Construction hasn’t yet started on the sports book lounge at Hollywood Casino. But the casino has decided it will be in a heavily-trafficked area not far from where the sports bar currently sits.
“That can be your place for the afternoon, the day, the evening – whatever time you’re here,” Saunders said.
Building the sports book will require moving slot machines that are already in that area, installing new walls and mounting televisions — lots of televisions.
“There should be no mistaking where the sports book is,” Saunders said.
The casino will get the word out about sports gaming through advertisements on a variety of media platforms. It anticipates drawing crowds not only from West Virginia but also nearby Maryland, Virginia and Washington, D.C.
“We’ll be the only sports book in the immediate area,” Saunders said.
The rest of West Virginia’s casinos are on a similar pace, Cavacini said.
The Casino Club at The Greenbrier announced last month it would be using FanDuel as its sports book provider. That includes an onsite wagering platform inside The Casino Club as well as a FanDuel-branded online site and mobile application.
Mountaineer Casino Racetrack & Resort in the Northern Panhandle has been working with contractors to designating sports betting areas within the existing casino, Cavacini said. Mountaineer has been interviewing primary vendors to actually handle the operation of sports betting.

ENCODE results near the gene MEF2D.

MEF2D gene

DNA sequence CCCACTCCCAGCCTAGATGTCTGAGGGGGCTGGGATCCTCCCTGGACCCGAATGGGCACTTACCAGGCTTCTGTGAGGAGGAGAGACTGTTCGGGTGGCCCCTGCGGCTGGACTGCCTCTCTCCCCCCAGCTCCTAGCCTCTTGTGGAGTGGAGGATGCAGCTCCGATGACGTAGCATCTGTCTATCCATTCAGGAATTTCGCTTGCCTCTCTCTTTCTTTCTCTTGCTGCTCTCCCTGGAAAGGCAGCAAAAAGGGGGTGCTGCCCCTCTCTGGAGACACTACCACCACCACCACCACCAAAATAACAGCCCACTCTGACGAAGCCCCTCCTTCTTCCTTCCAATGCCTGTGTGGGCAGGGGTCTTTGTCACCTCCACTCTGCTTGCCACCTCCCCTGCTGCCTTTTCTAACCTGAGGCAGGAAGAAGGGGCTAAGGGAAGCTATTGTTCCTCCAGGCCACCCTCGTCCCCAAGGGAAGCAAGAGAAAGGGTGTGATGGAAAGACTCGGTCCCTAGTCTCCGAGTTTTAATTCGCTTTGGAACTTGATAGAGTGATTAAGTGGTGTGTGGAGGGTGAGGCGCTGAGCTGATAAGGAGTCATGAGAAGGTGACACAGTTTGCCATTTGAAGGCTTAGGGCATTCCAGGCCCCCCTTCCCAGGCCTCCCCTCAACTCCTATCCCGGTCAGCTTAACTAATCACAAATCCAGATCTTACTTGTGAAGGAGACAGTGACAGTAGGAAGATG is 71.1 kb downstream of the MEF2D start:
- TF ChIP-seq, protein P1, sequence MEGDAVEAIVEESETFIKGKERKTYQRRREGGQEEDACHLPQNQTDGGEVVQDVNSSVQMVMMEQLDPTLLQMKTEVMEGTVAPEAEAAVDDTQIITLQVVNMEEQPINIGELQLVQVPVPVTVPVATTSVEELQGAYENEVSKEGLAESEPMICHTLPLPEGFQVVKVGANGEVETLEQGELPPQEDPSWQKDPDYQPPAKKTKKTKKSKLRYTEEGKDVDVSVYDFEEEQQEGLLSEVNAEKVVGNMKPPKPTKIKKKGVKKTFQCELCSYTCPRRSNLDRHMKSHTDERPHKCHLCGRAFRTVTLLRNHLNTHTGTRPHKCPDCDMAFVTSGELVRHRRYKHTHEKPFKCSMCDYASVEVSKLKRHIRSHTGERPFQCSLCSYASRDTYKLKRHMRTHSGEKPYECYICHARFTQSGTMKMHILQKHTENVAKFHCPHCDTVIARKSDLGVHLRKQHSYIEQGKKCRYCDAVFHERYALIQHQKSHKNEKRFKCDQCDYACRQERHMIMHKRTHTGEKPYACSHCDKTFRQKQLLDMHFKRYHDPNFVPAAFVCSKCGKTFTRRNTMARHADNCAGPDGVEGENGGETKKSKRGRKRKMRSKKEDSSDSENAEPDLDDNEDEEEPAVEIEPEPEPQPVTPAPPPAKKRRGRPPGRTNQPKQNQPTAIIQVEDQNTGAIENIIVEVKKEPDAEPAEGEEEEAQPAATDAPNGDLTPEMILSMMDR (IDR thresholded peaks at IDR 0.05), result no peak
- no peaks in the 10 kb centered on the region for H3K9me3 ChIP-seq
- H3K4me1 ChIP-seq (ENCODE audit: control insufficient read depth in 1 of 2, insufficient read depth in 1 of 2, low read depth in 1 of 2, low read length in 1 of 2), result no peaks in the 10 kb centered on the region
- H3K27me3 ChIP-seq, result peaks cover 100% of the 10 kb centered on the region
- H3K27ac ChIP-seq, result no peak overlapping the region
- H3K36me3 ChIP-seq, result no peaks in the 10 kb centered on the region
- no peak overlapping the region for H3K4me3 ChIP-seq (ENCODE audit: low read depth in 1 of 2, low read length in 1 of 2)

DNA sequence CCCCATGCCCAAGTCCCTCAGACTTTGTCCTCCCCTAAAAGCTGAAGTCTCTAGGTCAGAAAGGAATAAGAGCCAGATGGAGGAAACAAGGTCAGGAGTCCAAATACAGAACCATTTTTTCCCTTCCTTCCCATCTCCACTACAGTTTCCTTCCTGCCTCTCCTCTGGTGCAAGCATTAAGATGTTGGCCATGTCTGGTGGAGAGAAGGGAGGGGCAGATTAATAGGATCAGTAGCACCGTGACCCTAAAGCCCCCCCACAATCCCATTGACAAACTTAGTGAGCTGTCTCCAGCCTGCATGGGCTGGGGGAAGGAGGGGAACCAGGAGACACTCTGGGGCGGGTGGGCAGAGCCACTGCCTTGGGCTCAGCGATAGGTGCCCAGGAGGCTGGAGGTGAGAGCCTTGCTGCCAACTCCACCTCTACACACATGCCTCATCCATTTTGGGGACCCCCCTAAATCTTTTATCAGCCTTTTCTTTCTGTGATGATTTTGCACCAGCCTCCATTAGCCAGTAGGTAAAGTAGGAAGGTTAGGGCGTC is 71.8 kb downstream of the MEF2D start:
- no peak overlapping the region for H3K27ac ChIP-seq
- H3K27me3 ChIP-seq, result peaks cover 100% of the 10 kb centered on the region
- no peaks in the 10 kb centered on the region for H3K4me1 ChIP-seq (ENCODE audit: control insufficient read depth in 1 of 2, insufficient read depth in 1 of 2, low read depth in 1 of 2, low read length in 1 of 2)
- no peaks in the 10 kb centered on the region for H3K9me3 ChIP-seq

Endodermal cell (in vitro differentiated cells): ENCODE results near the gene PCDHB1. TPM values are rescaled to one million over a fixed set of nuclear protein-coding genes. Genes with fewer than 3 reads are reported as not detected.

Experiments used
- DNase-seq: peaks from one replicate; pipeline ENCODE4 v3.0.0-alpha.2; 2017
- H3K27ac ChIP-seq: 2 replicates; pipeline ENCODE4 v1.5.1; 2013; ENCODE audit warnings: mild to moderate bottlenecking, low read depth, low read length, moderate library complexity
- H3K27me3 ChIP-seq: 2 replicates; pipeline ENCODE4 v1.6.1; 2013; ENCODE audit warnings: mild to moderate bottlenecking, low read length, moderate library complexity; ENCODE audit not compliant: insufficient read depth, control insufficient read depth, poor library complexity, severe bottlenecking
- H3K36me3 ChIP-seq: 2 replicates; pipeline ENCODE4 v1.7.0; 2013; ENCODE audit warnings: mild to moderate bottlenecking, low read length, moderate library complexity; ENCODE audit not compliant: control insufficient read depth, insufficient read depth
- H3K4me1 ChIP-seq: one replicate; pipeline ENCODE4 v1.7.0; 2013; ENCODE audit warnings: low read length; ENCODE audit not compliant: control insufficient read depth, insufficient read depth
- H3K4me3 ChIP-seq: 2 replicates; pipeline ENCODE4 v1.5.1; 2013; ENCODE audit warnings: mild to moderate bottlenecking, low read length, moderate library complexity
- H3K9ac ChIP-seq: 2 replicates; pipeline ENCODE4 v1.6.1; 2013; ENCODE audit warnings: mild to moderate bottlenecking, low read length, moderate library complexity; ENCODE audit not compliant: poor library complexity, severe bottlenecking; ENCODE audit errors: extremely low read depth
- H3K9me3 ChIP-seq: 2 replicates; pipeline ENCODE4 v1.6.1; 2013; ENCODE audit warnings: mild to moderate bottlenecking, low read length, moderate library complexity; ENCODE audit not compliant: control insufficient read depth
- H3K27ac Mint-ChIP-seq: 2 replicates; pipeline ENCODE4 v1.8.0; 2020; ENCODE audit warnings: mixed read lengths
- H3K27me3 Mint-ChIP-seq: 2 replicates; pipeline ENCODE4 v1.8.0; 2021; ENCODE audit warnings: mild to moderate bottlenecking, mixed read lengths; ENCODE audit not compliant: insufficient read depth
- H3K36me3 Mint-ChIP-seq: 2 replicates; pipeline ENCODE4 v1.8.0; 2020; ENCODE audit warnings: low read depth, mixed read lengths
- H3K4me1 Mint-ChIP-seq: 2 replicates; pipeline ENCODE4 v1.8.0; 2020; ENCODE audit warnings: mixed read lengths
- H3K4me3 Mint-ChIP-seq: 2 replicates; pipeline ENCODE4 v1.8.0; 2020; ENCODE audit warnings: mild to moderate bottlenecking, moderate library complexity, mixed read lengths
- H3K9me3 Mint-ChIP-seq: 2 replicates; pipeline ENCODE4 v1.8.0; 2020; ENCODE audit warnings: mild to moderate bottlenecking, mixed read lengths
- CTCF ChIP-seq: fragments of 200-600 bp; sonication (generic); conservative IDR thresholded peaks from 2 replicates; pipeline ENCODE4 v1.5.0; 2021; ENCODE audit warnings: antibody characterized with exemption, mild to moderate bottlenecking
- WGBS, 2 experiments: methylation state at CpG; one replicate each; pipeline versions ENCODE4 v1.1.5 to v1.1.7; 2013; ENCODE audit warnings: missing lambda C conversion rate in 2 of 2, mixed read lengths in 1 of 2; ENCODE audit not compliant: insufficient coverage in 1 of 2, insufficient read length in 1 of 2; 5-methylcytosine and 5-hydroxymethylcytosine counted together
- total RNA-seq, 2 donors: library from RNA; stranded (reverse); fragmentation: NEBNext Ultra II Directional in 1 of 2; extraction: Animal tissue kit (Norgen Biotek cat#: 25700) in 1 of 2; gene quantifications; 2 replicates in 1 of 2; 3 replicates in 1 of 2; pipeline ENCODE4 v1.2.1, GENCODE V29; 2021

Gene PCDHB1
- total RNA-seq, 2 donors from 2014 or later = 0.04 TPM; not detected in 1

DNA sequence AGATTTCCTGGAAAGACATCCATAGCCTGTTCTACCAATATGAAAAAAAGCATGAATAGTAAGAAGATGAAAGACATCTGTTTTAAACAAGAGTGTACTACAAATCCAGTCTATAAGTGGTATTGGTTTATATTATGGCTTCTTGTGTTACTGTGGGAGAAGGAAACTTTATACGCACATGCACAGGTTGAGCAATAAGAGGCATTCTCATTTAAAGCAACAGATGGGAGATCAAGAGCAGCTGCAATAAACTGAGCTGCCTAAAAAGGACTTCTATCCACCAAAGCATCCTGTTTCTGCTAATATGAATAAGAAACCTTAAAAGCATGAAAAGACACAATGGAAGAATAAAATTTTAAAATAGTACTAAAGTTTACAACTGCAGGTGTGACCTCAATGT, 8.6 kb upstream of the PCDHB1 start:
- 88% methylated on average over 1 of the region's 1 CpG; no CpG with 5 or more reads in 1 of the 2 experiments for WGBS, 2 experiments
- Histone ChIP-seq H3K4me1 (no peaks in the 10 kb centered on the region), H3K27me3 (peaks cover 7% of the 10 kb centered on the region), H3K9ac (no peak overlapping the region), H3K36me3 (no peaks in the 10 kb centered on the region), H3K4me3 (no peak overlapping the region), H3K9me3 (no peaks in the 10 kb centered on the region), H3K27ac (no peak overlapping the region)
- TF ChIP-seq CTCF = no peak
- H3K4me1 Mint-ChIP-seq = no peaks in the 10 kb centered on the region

Wheeling Island Hotel-Casino Racetrack and Mardi Gras Casino & Resort in Cross Lanes, — both run by Delaware North — may have a slightly later starting date for sports betting than others.
“Delaware North anticipates being open for signing up accounts and signing up patrons early in September (but) they will not be taking live bets until late on in September,” Cavacini said.
“They want to initiate their bricks and mortar business and the mobile business at the same time. The mobile aspects of this operation are huge. So they will open the latter part of September with both in-house betting at the casinos and their app will be working and operational at that time also.”
Cavacini sees the construction on the Mardi Gras sports book area almost every day because his office is on site. “People at Mardis Gras tell me they get at least 15 calls a day,” he said. “From that standpoint, I think it’s great.”
Delaware North has signed its contract with a provider for those two casinos, Cavacini said. Additional televisions and mobile equipment have been ordered for both.
Hollywood Casino in Charles Town soon will be making a similar transformation.
“As time goes by, as mobile gaming comes on, people will kind of figure out how they like to place their bets, where they like to place it from, as long as they’re in the state of West Virginia,” Saunders said. “And we’ll see what the rhythm is to people’s play patterns as this business grows in the state of West Virginia.”
Casinos must be flexible as they learn what customers want. How they look on opening day may change by Year 2.
“We’re not, definitely, going to paint ourselves into a corner and say this is the way it has to be,” Saunders said. “Guests will tell us, we’ll get a lot of feedback, we’ll figure out how it needs to change — and it’ll be kind of organic in how it’s developed.”
Brad McElhinny is a statewide correspondent for WVMetroNews.com. Tweet @BradMcElhinny. Email firstname.lastname@example.org